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BackgroundThe aim of this study was to assess the prevalence of common ear, nose or throat (ENT) conditions presenting to emergency departments that could be managed by a primary healthcare system Method Between January 2001 and January 2006 a total of 33 792 patients attended the ENT emergency department of one hospital. All cases were included in this retrospective study. The registry of ENT emergency department was analysed; age, sex and clinical diagnosis were tabulated. All patients were evaluated by a specialist. Classification of the cases was based on the main symptom seeking care. Results A total of 33 792 patients visited the otorhinolaryngology emergency department.Of these, 17 775 patients (52.6%) were men and 16 017 (47.4%) were women. Over 40% of the cases were classified in eight major groups of diagnosis. Acute tonsillitis (12.5%) and acute pharyngitis (11.4%) followed by acute otitis externa (5.9%) were the most common causes of all ENT emergency department visits. The admission rate was 1.2 % and only 0.6% (84) of patients were referred to other specialties. Conclusion Most common ENT disorders presenting to the emergency department in Greece could be managed at the level of primary health care. Incorporating ENT expertise into educational and training programmes of general practitioners may be successful in managing ENT problems in primary care in future.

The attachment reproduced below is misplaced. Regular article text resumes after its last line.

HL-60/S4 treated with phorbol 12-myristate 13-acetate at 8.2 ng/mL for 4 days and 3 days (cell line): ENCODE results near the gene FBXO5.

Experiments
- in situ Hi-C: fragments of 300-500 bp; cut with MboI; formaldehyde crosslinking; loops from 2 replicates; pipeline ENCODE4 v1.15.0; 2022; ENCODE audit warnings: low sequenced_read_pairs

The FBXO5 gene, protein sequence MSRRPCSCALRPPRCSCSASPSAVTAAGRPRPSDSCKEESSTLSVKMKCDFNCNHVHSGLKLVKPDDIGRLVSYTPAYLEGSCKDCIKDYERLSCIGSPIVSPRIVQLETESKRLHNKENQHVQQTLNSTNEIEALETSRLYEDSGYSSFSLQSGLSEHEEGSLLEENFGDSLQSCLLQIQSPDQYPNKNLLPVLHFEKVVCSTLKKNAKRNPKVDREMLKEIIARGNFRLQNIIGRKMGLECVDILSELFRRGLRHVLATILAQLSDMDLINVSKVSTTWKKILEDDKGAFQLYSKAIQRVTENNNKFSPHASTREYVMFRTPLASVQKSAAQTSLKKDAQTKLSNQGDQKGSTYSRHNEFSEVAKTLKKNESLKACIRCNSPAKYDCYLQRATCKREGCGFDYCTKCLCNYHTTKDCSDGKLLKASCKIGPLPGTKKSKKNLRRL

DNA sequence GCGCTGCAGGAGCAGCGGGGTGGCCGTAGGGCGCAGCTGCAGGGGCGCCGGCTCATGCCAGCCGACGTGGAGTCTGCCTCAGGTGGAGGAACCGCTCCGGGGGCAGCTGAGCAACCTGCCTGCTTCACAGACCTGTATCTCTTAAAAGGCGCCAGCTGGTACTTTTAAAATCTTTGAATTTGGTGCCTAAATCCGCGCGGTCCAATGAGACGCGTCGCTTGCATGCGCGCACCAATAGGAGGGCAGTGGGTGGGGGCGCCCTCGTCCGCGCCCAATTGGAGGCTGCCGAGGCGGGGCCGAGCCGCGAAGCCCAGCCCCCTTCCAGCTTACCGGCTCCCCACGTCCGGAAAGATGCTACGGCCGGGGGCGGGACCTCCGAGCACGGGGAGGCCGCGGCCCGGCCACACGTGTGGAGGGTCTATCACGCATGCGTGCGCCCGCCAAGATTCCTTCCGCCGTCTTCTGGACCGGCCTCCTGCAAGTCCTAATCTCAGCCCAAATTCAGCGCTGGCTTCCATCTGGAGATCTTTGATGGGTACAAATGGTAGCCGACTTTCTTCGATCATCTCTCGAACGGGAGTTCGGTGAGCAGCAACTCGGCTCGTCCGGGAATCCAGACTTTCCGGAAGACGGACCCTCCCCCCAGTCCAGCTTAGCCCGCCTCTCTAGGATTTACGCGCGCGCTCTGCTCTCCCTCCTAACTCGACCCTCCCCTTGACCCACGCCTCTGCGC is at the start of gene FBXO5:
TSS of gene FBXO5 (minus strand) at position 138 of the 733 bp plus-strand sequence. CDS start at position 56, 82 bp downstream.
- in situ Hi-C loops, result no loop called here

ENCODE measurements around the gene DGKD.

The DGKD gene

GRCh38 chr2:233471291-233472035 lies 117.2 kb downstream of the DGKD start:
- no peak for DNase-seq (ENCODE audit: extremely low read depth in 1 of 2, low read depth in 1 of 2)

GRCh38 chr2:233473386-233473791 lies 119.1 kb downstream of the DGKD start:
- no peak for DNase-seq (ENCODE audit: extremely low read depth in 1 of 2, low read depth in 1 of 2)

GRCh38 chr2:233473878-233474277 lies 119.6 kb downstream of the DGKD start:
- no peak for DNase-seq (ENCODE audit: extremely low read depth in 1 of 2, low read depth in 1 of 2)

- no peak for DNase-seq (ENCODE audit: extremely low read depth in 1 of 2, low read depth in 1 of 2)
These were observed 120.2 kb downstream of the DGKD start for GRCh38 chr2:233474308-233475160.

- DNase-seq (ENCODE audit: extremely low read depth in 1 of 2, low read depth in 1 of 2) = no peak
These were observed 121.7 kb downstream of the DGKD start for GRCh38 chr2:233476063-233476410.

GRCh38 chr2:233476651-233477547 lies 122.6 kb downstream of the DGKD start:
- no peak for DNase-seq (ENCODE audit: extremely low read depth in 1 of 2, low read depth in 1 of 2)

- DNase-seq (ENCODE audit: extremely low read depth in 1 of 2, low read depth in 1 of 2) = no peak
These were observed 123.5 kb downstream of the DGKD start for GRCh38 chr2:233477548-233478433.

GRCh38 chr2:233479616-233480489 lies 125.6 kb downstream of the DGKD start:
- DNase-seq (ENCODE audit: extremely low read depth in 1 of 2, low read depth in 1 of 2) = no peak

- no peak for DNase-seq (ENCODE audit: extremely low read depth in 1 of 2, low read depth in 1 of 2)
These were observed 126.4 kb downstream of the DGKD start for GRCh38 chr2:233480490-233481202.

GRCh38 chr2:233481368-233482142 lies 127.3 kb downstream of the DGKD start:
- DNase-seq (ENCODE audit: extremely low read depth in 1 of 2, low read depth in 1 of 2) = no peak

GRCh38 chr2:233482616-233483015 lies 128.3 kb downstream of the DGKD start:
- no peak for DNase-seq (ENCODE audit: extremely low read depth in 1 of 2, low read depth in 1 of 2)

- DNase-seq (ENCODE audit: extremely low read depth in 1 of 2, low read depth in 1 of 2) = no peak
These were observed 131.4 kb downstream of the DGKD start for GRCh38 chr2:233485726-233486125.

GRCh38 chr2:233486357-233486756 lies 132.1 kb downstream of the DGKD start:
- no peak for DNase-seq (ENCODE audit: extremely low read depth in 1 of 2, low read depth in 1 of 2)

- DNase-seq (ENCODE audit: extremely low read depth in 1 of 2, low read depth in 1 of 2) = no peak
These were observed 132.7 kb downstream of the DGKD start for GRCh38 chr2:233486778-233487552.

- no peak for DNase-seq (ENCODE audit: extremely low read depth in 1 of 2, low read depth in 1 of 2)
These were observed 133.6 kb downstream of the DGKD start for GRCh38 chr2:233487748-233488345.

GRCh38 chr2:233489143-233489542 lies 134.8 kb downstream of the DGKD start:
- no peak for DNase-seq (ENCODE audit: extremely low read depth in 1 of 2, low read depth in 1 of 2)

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Author(s): Ioanna Vasileiou Athanasios Giannopoulos Chris Klonaris Kostas Vlasis Spyros Marinos Andreas Tsitsikas George Marinos
Innovative primary care, Primary care medicines, Advanced concepts in primary care